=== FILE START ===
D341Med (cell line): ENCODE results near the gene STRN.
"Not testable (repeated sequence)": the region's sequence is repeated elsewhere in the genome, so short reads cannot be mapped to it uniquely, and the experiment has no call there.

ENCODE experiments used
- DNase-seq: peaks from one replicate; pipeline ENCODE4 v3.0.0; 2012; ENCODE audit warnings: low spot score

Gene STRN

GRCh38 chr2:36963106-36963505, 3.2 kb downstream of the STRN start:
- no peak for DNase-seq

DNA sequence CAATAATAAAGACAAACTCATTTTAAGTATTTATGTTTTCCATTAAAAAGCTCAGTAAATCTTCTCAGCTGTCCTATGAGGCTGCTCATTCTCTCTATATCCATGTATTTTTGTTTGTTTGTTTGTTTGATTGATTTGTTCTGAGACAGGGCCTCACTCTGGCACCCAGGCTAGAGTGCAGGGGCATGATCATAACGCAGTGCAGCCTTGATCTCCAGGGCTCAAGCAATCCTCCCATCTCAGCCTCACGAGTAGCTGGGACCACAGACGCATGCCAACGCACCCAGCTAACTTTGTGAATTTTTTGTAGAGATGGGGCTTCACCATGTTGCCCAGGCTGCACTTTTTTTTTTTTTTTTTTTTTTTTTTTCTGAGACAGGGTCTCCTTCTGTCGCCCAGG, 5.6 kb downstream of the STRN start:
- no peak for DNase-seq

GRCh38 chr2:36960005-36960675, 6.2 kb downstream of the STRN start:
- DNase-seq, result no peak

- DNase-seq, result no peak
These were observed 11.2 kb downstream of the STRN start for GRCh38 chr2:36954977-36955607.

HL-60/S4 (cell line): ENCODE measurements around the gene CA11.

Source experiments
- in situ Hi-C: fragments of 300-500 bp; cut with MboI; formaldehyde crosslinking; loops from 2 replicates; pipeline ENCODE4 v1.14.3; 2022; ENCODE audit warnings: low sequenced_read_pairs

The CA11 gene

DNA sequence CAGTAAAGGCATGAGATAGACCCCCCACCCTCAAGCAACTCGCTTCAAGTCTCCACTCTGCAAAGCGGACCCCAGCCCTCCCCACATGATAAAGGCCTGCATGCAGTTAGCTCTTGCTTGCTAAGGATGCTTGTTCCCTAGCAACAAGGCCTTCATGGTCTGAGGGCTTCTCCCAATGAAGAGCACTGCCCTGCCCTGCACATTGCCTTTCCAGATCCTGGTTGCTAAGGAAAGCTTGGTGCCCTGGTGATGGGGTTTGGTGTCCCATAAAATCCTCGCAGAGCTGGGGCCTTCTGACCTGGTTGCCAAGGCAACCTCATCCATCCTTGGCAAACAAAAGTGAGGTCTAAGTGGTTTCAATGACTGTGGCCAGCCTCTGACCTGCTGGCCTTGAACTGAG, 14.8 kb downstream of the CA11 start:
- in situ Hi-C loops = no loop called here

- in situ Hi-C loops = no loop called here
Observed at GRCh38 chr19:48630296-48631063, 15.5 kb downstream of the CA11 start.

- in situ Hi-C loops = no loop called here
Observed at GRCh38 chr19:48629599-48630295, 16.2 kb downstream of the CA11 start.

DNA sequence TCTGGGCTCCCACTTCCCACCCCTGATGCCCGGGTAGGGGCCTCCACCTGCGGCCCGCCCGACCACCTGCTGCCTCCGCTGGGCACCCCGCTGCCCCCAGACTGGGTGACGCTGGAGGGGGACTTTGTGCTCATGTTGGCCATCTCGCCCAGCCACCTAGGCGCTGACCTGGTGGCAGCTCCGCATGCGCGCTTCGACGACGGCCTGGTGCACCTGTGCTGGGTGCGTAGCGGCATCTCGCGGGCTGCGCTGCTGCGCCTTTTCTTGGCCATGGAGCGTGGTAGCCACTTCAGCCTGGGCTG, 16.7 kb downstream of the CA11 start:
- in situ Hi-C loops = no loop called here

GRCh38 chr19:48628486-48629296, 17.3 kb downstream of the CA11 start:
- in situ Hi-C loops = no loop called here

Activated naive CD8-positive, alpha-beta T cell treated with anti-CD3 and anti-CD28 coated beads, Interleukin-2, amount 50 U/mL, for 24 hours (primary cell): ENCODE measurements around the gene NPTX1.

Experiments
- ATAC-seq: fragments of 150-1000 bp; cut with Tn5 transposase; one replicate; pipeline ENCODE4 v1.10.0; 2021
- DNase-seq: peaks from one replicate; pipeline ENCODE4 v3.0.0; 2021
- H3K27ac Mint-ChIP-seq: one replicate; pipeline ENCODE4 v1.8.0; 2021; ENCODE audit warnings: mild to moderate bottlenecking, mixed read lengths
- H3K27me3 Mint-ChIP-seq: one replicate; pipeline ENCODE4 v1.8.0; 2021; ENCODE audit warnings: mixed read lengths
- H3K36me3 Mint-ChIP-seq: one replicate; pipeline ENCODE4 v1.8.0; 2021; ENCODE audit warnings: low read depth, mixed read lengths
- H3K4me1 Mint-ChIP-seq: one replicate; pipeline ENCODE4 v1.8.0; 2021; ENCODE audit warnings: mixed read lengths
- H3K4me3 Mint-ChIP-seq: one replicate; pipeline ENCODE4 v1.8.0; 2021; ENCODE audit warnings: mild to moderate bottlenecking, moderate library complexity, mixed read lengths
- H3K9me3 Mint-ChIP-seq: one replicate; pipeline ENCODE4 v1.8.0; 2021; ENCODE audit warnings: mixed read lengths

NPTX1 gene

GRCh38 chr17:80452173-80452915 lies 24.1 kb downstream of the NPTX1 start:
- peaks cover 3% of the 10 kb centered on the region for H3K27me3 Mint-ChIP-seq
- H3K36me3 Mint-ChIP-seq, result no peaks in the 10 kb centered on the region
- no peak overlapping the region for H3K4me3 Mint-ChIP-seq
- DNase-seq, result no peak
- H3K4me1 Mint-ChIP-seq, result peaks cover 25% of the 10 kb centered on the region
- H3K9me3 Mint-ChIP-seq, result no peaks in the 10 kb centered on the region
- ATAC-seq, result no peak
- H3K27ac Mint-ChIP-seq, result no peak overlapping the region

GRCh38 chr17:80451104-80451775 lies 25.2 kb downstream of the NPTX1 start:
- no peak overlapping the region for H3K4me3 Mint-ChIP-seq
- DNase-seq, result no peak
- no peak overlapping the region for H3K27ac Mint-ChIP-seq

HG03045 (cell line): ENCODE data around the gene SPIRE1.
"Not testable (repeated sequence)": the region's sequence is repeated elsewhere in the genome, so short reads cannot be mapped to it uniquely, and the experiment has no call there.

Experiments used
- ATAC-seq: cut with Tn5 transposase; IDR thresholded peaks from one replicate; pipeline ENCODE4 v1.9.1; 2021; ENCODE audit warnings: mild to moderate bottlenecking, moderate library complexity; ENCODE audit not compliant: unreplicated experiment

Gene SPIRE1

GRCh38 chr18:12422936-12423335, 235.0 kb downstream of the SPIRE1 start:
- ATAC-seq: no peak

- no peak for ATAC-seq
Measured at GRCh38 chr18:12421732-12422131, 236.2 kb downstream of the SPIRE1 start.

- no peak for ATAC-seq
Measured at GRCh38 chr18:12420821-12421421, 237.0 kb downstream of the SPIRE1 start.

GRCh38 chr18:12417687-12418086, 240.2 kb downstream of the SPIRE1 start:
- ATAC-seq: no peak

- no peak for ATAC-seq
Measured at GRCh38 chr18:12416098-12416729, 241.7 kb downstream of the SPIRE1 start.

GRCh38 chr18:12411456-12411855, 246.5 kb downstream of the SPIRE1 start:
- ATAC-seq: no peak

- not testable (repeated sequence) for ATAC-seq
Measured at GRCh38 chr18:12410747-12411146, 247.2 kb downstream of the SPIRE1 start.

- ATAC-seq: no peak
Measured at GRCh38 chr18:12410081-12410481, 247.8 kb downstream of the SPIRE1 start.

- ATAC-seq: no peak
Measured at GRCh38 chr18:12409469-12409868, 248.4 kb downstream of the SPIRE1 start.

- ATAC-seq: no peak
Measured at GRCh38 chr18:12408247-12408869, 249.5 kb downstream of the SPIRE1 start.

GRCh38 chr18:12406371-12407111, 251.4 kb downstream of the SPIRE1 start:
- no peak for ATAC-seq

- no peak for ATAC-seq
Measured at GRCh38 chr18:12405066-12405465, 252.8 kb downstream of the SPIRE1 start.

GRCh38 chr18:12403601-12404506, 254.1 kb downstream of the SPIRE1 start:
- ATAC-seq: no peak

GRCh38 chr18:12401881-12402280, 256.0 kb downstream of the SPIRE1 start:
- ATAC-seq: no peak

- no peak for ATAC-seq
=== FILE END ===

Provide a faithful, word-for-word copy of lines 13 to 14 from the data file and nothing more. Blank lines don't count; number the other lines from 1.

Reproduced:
These were observed 11.2 kb downstream of the STRN start for GRCh38 chr2:36954977-36955607.

HL-60/S4 (cell line): ENCODE measurements around the gene CA11.